In a further embodiment, the present invention affords high purity bischloroformates having low levels of residual hydroxy endgroups. Thus when siloxane bisphenols having structure I are converted using the method of the present invention to the corresponding siloxane bischloroformates having structure IX, the product bischloroformate IX contains less than 10 percent, preferably less than 5 percent and even more preferably less than 1 percent residual hydroxy endgroups. The term “residual hydroxy endgroups” refers to those hydroxy groups present in the starting siloxane bisphenol which are not converted to the corresponding chloroformate groups in the product bischloroformate. During the course of the present invention it was discovered that the principal impurities present in the product siloxane bischloroformate are the starting siloxane bisphenol and bischloroformate half product as determined by 1H-NMR spectroscopy. Comparative Example 1 illustrates the high levels of residual hydroxy endgroups present in product siloxane bischloroformate prepared using conventional batch reaction conditions which have been used to prepare other types of chloroformates.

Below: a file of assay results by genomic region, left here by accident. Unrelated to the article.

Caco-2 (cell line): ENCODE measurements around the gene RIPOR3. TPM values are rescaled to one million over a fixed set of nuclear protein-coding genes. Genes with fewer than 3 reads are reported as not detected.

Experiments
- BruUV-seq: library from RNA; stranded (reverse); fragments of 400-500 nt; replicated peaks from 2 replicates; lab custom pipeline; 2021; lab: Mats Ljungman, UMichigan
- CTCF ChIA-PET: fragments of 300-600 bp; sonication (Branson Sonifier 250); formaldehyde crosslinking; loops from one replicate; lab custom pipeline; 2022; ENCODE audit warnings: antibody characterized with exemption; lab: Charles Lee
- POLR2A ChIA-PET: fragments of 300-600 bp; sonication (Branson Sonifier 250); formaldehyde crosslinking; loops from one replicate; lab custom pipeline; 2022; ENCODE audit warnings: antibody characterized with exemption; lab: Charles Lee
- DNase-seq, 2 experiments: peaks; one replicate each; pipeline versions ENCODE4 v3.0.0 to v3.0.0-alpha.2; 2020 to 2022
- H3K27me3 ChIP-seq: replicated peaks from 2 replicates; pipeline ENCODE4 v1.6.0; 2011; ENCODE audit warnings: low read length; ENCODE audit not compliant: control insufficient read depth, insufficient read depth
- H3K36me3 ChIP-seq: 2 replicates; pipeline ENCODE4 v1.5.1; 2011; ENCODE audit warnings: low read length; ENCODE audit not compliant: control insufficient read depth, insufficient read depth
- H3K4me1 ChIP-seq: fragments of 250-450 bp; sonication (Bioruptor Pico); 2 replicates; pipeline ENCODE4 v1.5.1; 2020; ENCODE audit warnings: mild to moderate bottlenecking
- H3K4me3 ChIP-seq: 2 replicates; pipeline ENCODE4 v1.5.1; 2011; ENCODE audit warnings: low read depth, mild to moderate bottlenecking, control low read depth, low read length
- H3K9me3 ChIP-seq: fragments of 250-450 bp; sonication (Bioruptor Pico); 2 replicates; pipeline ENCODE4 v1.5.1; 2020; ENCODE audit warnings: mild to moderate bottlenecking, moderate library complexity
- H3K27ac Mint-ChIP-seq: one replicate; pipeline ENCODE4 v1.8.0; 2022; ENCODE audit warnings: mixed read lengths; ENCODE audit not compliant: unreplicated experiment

In a further embodiment the present invention is a siloxane bischloroformate comprising structure VIII wherein p is an integer between 1 and about 100, said siloxane bischloroformate comprising fewer than 10 percent hydroxy endgroups, said siloxane bischloroformate comprising less than 0.5 percent carbonate groups.

EXAMPLES